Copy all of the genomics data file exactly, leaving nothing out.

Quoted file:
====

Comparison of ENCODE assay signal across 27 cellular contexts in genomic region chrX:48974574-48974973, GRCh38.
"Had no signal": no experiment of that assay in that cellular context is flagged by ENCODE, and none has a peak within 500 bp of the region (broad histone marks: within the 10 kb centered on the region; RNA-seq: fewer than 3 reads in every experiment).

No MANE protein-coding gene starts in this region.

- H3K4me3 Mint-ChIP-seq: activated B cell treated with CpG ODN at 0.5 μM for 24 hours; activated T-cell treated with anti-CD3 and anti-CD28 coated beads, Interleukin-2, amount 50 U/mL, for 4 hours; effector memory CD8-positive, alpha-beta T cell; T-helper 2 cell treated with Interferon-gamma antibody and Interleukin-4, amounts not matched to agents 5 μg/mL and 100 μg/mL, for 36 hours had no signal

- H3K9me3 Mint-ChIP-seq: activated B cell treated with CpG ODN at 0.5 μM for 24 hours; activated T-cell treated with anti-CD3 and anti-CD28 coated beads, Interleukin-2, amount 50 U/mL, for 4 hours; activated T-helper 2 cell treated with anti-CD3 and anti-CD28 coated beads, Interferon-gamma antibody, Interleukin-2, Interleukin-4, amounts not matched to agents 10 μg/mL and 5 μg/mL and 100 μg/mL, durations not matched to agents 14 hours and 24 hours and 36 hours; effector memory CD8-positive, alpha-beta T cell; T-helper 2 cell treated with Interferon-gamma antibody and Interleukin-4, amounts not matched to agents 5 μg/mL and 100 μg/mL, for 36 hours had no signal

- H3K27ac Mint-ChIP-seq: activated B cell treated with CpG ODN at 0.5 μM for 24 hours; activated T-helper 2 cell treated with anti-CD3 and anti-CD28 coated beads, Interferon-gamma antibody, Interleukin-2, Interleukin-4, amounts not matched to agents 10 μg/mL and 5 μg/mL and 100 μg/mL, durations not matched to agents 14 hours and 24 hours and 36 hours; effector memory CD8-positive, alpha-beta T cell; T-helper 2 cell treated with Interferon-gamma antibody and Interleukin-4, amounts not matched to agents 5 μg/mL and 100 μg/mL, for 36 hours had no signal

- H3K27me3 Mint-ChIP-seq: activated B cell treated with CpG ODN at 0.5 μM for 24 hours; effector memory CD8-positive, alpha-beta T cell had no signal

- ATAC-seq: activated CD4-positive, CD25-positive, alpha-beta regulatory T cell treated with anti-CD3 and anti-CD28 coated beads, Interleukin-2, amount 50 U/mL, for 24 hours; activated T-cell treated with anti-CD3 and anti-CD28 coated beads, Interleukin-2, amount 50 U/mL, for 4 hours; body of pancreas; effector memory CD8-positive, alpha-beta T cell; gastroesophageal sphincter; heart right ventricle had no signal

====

Comparison of ENCODE assay signal across 27 cellular contexts in genomic region chrX:48974574-48974973, GRCh38.
"Had no signal": no experiment of that assay in that cellular context is flagged by ENCODE, and none has a peak within 500 bp of the region (broad histone marks: within the 10 kb centered on the region; RNA-seq: fewer than 3 reads in every experiment).

No MANE protein-coding gene starts in this region.

- H3K4me3 Mint-ChIP-seq: activated B cell treated with CpG ODN at 0.5 μM for 24 hours; activated T-cell treated with anti-CD3 and anti-CD28 coated beads, Interleukin-2, amount 50 U/mL, for 4 hours; effector memory CD8-positive, alpha-beta T cell; T-helper 2 cell treated with Interferon-gamma antibody and Interleukin-4, amounts not matched to agents 5 μg/mL and 100 μg/mL, for 36 hours had no signal

- H3K9me3 Mint-ChIP-seq: activated B cell treated with CpG ODN at 0.5 μM for 24 hours; activated T-cell treated with anti-CD3 and anti-CD28 coated beads, Interleukin-2, amount 50 U/mL, for 4 hours; activated T-helper 2 cell treated with anti-CD3 and anti-CD28 coated beads, Interferon-gamma antibody, Interleukin-2, Interleukin-4, amounts not matched to agents 10 μg/mL and 5 μg/mL and 100 μg/mL, durations not matched to agents 14 hours and 24 hours and 36 hours; effector memory CD8-positive, alpha-beta T cell; T-helper 2 cell treated with Interferon-gamma antibody and Interleukin-4, amounts not matched to agents 5 μg/mL and 100 μg/mL, for 36 hours had no signal

- H3K27ac Mint-ChIP-seq: activated B cell treated with CpG ODN at 0.5 μM for 24 hours; activated T-helper 2 cell treated with anti-CD3 and anti-CD28 coated beads, Interferon-gamma antibody, Interleukin-2, Interleukin-4, amounts not matched to agents 10 μg/mL and 5 μg/mL and 100 μg/mL, durations not matched to agents 14 hours and 24 hours and 36 hours; effector memory CD8-positive, alpha-beta T cell; T-helper 2 cell treated with Interferon-gamma antibody and Interleukin-4, amounts not matched to agents 5 μg/mL and 100 μg/mL, for 36 hours had no signal

- H3K27me3 Mint-ChIP-seq: activated B cell treated with CpG ODN at 0.5 μM for 24 hours; effector memory CD8-positive, alpha-beta T cell had no signal

- ATAC-seq: activated CD4-positive, CD25-positive, alpha-beta regulatory T cell treated with anti-CD3 and anti-CD28 coated beads, Interleukin-2, amount 50 U/mL, for 24 hours; activated T-cell treated with anti-CD3 and anti-CD28 coated beads, Interleukin-2, amount 50 U/mL, for 4 hours; body of pancreas; effector memory CD8-positive, alpha-beta T cell; gastroesophageal sphincter; heart right ventricle had no signal